Zhejiang Library brings books back to life
Yan Jingshu has been working as a book conservator at Zhejiang Library all her life, for 37 years. She just retired before the Year of the Pig arrived.
“It’s high time I let young people do more,” said Yan.
On a warm winter’s morning, when Shanghai Daily visited the two-story red-brick building where Yan and her colleagues work, the room was quietly soaked in sunlight.
The beauty and bustle of West Lake was just a few steps away. Push open the door leading to the balcony, and you can see the boats cruising on the lake, even the calmly glittering waves.
But no one paid any attention. Their eyes had been fixed on one single page lying in front of them under the light.
Yan and her colleague Wang Fan were fixing a handwritten genealogy book. All the pages in the book had been dismantled and piled up in order. The page that needed to be restored was placed on its reverse side.
A spray bottle was used to soften the paper, and creases and tears were first carefully flattened.
Then they tore a strip of wood fiber paper and attached it to the torn area with diluted starch paste.
“We should be thankful that these pages were not written on the back, otherwise it would be very hard for us to work on,” said Yan.
A great many ancient books that conservators work on are thread-bound, where a large single-printed sheet is folded in half and stitched at the edge with the written part shown on the outside.
Restoration applied to each book may vary, but there is one thing that every conservator must observe: No drinking cups on the worktable.
The cups are gathered instead in a corner near the entrance. This area was like a kitchen with an induction cooker, a pot, bowls filled with natural dyes which looked like some kind of soy sauce, and also paper that had been dyed to copy the color of the aged pages.
The “range hood” hanging above the table was actually used to remove water from the book when it was being cleaned.
Yan said the book they were working on was in a fairly well-preserved condition. Sometimes when a book has been soaked in water, and shrunk into a compact solid with pages tightly adhering to each other, they would put it in a steamer to allow pages to soften and be separated using tweezers.
Paper is an extremely vulnerable material and needs to be handled with extra care and attention. Yan said that in south China paper would be more easily affected by dampness, while in the north it would become brittle and fragmented.
Storage methods are also different. People in the north will place a series of books in a folding case before they stack them on the bookshelf. But in the south, the books are protected by two wooden covers at front and back, tied with ribbons at the spine.
The covers are usually made of camphorwood, whose aroma may keep insects away.
Zhejiang Library owns over 1 million ancient and rare books and publications, which include more than 830,000 thread-bound books from the Southern and Northern Dynasties (AD 420-581) to 1949.
“Our collection features many rare woodblock-printed books during the Ming Dynasty (1368-1644) and also hand-written copies from late Qing Dynasty (1644-1911) to 1949, including manuscripts of the 18th century scholar and gastronome Yuan Mei and the modern revolutionary Zhang Binglin,” said Tong Shengjiang, deputy head of the library’s ancient books department.
One of its most well-known series is probably the Siku Quanshu, or the Complete Library in Four Divisions. It refers to a collection of more than 36,000 books gathered in the 18th century during the reign of Emperor Qianlong.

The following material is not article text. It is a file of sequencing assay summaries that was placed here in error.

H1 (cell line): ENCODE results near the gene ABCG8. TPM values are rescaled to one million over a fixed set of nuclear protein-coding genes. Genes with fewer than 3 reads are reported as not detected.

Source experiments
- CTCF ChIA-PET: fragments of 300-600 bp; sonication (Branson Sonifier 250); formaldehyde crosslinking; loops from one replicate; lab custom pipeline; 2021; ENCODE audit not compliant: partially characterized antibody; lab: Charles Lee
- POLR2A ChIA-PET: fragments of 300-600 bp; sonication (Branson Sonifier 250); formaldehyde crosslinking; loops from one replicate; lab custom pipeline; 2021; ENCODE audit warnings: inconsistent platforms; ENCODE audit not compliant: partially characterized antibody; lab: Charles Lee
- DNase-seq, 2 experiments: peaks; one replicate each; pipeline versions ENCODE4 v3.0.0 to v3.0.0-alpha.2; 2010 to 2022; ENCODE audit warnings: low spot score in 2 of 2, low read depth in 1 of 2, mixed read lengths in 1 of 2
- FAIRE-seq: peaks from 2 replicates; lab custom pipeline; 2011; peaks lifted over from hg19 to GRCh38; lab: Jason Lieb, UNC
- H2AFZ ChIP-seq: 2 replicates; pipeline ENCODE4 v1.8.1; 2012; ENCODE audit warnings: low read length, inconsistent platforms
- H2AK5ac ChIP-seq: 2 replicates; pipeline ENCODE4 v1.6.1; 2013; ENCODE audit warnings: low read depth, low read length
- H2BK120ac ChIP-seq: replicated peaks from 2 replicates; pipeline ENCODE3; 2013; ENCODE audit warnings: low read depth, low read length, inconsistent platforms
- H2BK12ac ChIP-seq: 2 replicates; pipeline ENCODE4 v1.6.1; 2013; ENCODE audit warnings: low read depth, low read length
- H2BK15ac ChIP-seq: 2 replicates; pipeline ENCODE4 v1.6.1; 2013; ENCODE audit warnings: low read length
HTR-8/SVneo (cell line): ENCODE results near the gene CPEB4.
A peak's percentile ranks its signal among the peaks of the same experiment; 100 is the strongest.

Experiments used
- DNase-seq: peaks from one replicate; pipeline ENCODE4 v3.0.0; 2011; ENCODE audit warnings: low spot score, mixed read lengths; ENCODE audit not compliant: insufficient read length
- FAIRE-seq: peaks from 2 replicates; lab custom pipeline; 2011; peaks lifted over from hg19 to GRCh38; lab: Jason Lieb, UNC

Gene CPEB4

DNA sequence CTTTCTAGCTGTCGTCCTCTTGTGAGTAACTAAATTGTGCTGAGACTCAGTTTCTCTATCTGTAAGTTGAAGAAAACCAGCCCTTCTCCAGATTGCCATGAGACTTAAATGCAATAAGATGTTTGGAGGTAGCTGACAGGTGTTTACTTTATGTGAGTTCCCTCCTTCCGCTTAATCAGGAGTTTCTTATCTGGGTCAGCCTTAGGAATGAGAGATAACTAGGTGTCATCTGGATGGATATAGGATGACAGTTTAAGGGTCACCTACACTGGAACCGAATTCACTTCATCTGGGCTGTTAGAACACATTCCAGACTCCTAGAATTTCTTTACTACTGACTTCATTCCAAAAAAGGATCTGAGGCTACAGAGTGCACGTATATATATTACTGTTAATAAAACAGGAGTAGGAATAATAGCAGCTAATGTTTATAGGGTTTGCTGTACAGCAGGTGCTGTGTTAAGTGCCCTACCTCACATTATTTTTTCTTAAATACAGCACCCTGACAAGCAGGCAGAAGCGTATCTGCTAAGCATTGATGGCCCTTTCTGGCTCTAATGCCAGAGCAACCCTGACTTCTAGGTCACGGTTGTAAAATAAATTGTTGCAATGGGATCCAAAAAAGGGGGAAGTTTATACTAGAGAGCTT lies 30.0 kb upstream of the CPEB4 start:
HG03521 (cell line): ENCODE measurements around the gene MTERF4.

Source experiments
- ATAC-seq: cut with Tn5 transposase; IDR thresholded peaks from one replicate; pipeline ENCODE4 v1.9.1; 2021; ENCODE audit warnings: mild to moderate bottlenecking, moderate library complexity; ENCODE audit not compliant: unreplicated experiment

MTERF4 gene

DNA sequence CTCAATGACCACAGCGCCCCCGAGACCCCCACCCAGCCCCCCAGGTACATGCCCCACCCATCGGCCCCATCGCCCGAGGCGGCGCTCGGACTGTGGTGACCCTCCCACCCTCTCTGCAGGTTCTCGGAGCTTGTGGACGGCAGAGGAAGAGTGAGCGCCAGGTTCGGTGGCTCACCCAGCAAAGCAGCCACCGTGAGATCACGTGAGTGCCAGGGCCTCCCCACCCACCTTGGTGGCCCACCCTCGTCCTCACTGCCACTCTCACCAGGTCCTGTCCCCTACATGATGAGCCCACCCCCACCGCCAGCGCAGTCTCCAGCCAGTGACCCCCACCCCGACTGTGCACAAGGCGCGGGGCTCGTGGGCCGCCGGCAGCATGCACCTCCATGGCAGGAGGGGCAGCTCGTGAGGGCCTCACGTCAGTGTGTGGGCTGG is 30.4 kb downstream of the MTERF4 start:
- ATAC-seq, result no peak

The emperor commissioned eight copies of the collection and kept them separately in eight specially built libraries in north and south China. The one in Zhejiang Library is the only one in the south.
The majority of these ancient books are stored in a white building next to the conservation center. More than 140,000 rare editions are housed in a basement on Shuguang Road in conditions of constant temperature and humidity.
Tong said more than a third of the collection needed some kind of repair. But they took a very cautious attitude toward restoration. Those that needed urgent repairs were prioritized.
Six people work at the conservation center, finishing at least 11,000 pages of damaged books every year.
To restore a book to its previous status is a slow task. Mending is only one of the dozen steps that a damaged book needs to go through. After it has been cleaned, mended, flattened and rebound, it will be pressed in a specialized flatting machine for a month.
“Usually, I can fix three to four pages a day; but there are also times when you can’t complete one page in two or three days,” conservator Wang Fan said.
She pointed to a Ming Dynasty sutra and said that in this case she had to smooth out the surface bit by bit and put every line on the illustration back in place.
Wang, who is in her 40s, started work at the center in 2007 after taking a recruitment exam.
She said conservation was lonely work. And she always told her students that if they had no real passion for it then not to consider it as a career.
But every time when she saw a badly damaged book become readable again, she felt the greatest fulfilment.
“A repaired book is like my child. You know sometimes even when I meet them again in the warehouse or from the owners, I will be very happy if they have been kept well,” said Wang.
She treats old books as equal living entities. “If you mend a book in a casual way, in the end you will find that it retaliates, for example it cannot be closed evenly,” Wang said.
From 2017 to 2018, the library has digitalized over 200,000 page spreads and all of them are now accessible online.
“Zhejiang has a splendid history in printing and publishing. In 2018 we took our collections to Paris, and the exhibition was very well received. This year we hope to bring them to more places,” said Tong.